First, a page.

December 20th by Bill Stein
In that region there were shepherds living in the fields, keeping watch over their flock by night. Then the angel of the Lord stood before them, and the glory of the Lord shone around them, and they were terrified. But the angel said to them, “Do not be afraid; for see – I am bringing you good news of great joy for all the people: to you is born this day in the city of David a Savior, who is the Messiah, the Lord.”
We hear these familiar words every Christmas. This familiar passage is followed by a multitude of angels filling the sky and singing “Glory to God in the highest!” To us over 2,000 years later it seems an awe-filled sight – angels filling the sky with light and song, proclaiming the One who was longed for has finally arrived.
The shepherds certainly did not feel the same way. In fact, the passage points out to us they were terrified. In the King James version, we hear they were “sore afraid.” The shepherds were among the lowest ranking people in that day. If the Savior had been born, wouldn’t the angels have made this announcement to a king or other high-ranking person? Why were they visiting these lowly shepherds in the middle of the night with this amazing news? God chose to come to us through the ordinary – a young woman, her husband to be, a stable with animals, and shepherds.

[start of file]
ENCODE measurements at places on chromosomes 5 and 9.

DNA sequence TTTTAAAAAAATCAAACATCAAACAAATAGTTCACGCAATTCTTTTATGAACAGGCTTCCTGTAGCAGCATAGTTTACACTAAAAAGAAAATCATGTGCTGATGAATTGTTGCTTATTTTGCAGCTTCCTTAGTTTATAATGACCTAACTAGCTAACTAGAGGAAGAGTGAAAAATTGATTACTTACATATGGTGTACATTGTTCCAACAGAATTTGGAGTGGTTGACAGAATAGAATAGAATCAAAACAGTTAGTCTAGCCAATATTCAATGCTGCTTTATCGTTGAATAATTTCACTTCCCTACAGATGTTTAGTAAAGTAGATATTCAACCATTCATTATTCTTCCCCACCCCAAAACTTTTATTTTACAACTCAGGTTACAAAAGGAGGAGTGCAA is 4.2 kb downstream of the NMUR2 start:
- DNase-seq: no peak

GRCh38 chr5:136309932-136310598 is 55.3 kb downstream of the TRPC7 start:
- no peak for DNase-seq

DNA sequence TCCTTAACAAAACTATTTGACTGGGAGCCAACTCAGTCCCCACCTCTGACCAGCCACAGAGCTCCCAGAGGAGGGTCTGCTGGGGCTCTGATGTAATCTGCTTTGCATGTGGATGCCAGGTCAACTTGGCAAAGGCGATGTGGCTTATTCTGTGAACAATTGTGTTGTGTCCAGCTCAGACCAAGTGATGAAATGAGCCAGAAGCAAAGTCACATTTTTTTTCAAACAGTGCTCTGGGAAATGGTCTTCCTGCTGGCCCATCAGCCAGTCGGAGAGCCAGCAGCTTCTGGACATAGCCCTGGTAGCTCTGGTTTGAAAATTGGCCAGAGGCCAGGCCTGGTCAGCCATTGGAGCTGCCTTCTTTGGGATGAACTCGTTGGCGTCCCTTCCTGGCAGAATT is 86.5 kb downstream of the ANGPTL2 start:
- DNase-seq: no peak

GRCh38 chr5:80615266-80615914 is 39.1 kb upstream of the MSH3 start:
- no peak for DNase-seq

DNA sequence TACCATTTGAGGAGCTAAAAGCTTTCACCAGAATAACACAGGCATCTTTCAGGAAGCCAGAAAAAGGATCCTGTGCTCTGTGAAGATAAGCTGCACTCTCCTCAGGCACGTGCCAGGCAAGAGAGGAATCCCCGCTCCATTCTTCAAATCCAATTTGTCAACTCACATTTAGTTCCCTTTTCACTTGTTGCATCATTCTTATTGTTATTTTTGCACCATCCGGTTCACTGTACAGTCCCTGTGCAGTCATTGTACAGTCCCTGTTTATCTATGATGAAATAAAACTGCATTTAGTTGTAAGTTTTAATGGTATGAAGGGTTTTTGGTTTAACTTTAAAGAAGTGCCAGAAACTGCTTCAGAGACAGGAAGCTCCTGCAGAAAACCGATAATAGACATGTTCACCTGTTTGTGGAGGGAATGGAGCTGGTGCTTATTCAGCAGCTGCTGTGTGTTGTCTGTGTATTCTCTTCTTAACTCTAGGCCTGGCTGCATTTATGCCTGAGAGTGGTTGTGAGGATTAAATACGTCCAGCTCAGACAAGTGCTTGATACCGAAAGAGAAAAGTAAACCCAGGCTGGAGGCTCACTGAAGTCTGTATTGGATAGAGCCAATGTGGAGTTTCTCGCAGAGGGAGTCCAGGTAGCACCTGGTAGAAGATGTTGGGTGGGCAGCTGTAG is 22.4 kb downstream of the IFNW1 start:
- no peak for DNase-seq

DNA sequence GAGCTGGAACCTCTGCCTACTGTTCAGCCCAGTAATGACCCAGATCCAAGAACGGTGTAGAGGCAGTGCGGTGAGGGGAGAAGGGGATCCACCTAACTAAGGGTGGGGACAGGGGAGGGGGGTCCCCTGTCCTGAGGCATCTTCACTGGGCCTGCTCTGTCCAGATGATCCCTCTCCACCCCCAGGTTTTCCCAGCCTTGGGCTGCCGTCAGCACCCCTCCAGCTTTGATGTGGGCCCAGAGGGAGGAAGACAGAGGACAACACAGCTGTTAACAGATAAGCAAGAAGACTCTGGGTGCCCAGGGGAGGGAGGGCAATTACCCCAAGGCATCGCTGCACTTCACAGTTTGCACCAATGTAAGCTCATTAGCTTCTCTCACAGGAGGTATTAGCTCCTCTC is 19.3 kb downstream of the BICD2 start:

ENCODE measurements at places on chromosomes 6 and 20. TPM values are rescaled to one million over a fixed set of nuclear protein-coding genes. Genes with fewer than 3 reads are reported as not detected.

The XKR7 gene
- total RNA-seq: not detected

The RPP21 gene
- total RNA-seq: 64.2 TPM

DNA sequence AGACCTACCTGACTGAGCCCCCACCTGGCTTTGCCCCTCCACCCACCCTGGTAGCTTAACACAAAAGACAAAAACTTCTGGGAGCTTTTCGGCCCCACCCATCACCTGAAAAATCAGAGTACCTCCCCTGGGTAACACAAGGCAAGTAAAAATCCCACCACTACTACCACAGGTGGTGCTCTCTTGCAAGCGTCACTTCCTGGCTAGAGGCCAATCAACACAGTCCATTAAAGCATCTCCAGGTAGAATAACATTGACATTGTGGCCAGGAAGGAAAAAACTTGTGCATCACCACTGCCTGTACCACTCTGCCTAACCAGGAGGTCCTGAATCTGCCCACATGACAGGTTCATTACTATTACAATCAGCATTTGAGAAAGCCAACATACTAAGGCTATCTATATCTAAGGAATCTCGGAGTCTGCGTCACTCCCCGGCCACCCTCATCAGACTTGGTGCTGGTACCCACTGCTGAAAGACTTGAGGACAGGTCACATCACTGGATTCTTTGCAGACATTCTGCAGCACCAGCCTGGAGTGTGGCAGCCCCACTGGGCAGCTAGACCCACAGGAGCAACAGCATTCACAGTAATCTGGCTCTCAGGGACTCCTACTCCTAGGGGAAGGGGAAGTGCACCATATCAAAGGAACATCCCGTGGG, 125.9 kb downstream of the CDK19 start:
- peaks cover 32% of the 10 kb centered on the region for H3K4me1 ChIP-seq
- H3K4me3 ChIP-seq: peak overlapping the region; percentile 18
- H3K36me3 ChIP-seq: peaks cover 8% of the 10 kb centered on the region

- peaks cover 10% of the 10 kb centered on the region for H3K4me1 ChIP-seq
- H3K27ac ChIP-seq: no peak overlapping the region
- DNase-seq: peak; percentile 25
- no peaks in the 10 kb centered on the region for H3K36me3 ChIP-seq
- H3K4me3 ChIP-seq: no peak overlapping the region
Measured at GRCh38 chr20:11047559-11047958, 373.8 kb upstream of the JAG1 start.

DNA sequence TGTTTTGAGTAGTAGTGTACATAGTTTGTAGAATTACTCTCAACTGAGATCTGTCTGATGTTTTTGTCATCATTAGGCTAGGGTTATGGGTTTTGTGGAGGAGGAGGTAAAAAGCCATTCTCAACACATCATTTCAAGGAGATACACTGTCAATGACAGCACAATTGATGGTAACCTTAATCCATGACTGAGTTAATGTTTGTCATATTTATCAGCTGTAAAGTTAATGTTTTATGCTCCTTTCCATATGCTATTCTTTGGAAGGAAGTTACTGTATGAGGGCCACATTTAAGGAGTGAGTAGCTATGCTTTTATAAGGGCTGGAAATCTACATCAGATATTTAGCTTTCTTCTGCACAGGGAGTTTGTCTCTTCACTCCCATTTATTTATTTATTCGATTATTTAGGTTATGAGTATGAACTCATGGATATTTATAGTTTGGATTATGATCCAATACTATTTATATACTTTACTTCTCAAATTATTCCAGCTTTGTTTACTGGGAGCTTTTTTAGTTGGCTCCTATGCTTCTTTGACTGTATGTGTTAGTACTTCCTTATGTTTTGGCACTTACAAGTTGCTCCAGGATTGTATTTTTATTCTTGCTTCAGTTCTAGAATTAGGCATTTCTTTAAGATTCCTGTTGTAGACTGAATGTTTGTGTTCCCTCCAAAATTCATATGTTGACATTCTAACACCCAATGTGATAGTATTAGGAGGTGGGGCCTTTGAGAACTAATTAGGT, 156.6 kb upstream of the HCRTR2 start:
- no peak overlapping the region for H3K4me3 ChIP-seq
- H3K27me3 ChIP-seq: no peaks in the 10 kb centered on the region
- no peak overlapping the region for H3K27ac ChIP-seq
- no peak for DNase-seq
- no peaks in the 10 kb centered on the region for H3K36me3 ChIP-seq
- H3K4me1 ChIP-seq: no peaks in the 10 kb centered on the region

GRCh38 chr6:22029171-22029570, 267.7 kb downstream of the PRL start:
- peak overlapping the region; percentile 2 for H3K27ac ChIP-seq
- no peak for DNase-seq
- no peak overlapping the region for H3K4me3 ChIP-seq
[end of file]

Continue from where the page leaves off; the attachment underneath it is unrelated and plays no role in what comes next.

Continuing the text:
The first words the angel says are “Do not be afraid.” We hear these four words many times in scripture. At a time when there is much to fear in our world – climate change, political divisiveness, disease, terrorism – the angel’s message is also to us: do not be afraid. That doesn’t mean to be idle in places that require our intervention and prayers, but we should do our work loving God’s creation and people without fear or hesitation.
How is God present in the ordinary ways in our lives? How can we all live our lives true to God’s call and not be afraid? May this Advent and Christmas season inspire us, once again, to be open to the Good News, and to be vessels of hope, peace, joy, and love.